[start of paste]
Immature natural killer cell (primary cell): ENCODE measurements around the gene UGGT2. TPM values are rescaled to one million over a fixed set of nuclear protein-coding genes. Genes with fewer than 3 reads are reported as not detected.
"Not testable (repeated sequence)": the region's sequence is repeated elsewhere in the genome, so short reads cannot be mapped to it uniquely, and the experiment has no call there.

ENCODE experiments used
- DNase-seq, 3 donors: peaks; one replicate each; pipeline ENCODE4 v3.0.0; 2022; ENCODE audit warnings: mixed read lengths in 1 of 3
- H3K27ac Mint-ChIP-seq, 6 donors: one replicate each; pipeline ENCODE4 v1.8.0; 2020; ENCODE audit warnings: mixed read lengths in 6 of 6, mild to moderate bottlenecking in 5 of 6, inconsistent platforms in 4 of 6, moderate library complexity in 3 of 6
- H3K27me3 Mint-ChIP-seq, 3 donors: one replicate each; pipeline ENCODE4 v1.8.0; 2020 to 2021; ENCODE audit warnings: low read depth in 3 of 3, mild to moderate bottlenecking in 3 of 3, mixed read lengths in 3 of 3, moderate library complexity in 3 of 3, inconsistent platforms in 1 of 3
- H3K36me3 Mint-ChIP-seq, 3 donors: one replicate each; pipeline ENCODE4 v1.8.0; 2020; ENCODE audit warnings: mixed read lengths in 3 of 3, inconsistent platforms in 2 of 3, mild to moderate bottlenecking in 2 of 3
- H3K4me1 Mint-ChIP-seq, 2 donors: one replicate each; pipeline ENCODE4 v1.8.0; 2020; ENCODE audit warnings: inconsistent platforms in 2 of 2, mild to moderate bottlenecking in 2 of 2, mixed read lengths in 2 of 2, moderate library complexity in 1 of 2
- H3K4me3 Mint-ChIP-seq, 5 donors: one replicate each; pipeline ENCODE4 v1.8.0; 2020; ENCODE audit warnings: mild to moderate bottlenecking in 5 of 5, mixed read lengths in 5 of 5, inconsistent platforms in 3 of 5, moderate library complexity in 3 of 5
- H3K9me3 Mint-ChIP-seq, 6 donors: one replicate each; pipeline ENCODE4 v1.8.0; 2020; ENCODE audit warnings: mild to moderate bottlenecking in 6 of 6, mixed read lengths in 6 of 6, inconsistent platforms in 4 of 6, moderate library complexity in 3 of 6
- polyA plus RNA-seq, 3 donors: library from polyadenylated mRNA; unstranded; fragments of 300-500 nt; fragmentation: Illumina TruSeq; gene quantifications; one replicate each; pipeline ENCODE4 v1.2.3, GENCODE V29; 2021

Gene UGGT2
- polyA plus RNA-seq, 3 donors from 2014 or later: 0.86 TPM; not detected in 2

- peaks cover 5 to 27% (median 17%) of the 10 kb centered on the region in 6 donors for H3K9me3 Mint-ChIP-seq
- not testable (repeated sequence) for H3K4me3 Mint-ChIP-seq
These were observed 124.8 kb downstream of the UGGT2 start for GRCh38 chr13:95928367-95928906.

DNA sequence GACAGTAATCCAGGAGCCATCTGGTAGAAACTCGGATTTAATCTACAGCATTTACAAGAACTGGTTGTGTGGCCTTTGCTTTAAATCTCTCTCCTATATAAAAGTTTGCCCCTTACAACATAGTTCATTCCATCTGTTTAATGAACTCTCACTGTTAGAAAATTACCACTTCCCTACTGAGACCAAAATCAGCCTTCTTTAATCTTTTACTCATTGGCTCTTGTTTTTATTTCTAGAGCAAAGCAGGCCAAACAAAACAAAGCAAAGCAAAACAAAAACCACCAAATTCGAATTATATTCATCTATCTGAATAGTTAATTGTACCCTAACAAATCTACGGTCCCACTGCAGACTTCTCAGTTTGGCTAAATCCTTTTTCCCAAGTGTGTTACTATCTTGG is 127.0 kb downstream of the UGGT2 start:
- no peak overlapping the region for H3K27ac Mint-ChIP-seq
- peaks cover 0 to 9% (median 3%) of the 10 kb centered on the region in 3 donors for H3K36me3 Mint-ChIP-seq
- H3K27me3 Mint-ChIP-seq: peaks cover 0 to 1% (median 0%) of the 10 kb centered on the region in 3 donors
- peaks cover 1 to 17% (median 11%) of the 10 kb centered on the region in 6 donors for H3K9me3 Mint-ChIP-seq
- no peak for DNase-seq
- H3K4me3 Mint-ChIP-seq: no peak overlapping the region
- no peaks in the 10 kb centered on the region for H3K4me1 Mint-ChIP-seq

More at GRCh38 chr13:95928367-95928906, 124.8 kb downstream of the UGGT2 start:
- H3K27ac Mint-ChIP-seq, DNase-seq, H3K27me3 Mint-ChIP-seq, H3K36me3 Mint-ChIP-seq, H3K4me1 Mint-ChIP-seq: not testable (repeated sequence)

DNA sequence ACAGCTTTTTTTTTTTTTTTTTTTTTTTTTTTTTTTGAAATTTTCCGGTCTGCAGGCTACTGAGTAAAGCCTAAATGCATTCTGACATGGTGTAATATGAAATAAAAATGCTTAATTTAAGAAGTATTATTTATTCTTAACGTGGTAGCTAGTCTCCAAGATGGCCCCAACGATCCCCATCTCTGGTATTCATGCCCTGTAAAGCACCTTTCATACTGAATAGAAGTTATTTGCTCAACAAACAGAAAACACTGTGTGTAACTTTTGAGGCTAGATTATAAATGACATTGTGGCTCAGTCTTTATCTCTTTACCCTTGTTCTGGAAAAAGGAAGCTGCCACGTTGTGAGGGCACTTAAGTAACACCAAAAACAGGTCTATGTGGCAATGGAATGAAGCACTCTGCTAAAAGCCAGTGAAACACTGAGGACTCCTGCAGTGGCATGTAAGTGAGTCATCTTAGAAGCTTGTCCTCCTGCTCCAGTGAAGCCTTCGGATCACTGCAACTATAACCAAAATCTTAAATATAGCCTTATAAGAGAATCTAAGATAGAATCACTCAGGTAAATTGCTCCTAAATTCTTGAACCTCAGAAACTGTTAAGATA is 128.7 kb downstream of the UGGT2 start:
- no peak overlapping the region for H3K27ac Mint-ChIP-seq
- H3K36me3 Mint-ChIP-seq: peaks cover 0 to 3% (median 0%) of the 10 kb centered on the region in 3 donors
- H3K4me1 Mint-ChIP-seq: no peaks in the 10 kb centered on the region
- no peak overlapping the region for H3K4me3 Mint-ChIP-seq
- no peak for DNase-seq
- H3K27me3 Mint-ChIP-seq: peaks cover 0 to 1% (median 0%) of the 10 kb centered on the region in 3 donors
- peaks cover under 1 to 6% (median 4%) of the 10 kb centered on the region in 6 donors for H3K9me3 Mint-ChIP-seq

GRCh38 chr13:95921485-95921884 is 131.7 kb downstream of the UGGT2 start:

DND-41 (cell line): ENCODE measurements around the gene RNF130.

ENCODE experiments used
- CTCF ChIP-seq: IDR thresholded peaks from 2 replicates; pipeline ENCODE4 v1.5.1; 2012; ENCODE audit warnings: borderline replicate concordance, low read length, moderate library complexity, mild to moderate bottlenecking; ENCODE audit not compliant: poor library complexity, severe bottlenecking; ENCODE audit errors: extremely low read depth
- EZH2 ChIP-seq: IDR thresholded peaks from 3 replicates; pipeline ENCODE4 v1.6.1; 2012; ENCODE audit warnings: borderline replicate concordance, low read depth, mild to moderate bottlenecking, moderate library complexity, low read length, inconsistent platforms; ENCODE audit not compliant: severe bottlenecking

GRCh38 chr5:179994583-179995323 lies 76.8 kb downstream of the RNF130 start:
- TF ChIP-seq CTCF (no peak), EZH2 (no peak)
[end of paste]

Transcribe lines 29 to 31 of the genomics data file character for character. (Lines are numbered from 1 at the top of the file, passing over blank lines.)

- H3K36me3 Mint-ChIP-seq: peaks cover 0 to 3% (median 0%) of the 10 kb centered on the region in 3 donors
- H3K4me1 Mint-ChIP-seq: no peaks in the 10 kb centered on the region
- no peak overlapping the region for H3K4me3 Mint-ChIP-seq